Aqua virgins (newcomers to aqua fitness), as well as some regular participants, often have questions about the way classes are taught. Aquatic exercise has amazing fitness benefits, but is a different kind of workout. People need to understand why and how things are done at the pool. They need to learn: why the instructor teaches a certain way, how to move well, and why their results depend on their focused effort.
A number of years ago, at a pool reception desk in Kitchener Ontario, I saw a participant handout. It was designed for people attending aqua fitness classes, and it was brilliant!
This post is a revision and update of that document. Thanks to the wise folks in Kitchener, who recognized that working well in the water requires knowledge and skill. I hope this article will prompt you to create or reinforce client education at your pool.
Here is a list of typical participant questions and answers appropriate to our style of teaching. Because the list is quite long, it may be best to present one point per week on the pool lobby bulletin board, or facility website. I have also offered 'Learn to Aqua Fit' training seminars that included about 1 hour of theory in a classroom, followed by an aqua fitness class. We created some very savvy exercisers. Keep track of the questions you get, and start your own participant education plan!
Anchoring is usually done specifically for muscle strengthening of the core, and limbs. Faster movements, with a choice of buoyancy options (light bouncing, or propulsive - where you are pushing off the floor to move up, out of the water), are often used during the cardiovascular component of your aqua fitness class. You may still choose to eliminate bouncing while doing cardiovascular work (in chest deep water), since this protects your joints while creating added work for your core.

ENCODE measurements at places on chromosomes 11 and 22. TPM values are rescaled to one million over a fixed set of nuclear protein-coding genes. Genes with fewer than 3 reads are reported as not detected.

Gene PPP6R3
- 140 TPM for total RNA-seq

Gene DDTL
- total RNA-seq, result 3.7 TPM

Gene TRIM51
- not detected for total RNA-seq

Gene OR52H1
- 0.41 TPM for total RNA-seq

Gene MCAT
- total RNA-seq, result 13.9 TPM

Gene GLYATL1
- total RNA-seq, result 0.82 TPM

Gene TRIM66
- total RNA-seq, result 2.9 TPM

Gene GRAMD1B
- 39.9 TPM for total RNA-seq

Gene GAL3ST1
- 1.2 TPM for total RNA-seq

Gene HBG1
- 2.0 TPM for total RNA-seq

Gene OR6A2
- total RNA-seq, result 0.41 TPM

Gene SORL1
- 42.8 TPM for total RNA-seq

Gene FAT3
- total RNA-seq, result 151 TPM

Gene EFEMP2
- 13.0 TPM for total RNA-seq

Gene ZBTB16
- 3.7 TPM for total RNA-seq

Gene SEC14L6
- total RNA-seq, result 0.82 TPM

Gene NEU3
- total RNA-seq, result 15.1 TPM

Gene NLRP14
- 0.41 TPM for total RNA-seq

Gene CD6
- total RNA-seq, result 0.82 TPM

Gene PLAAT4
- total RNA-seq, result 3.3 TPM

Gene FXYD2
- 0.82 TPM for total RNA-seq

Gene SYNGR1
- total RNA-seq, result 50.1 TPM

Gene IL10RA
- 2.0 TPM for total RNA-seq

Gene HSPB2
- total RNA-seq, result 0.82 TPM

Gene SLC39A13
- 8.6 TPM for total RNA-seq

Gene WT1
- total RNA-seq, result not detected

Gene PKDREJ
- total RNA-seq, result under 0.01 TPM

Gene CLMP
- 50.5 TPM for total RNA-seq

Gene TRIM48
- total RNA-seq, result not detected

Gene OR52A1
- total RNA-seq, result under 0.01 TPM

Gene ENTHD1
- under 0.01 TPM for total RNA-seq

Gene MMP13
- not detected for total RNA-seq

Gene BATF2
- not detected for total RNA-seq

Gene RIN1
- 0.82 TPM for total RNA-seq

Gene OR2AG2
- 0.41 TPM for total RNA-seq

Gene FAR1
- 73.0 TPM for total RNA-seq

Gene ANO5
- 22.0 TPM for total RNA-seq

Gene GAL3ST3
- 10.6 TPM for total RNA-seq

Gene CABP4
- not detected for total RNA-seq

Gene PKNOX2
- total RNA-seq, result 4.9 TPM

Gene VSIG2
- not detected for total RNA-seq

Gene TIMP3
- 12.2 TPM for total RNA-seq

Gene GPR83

Challenging: In the pool, balance, core strength, the respiratory muscles and heart experience unique training benefits different from land-based exercise. Cardiovascular conditioning and muscular strengthening exercises often happen simultaneously during aquatic exercise. Muscles can be worked in unique ways because any direction you move is resisted.
Adaptable: Aquatic resistance is easily altered to suit to a wide variety of needs, from Olympic athletes to weekend warriors, average people, and people in rehabilitation for health issues. Aquatic resistance, water depth, movement techniques and exercise intensity can be adjusted for a customized workout. You can choose the class and the pace within a workout that suits your specific needs on a given day!
Buoyant: Working vertically in water unloads your feet, knees, hips, back and arms, allowing you to move freely. Many people who could not run on land can run in the pool, effectively training their cardiovascular system. Both buoyancy and hydrostatic pressure help circulation, allowing your heart to work more efficiently. Your heart will beat slower during aqua fitness than it would for an equivalent workload on land – yet your training results can be the same.
What questions do you hear regularly at your pool? Would a participant handout improve client knowledge and satisfaction? Is it time to start a 'Learn to Aqua Fit' seminar for the start of each season? I welcome your thoughts on these questions!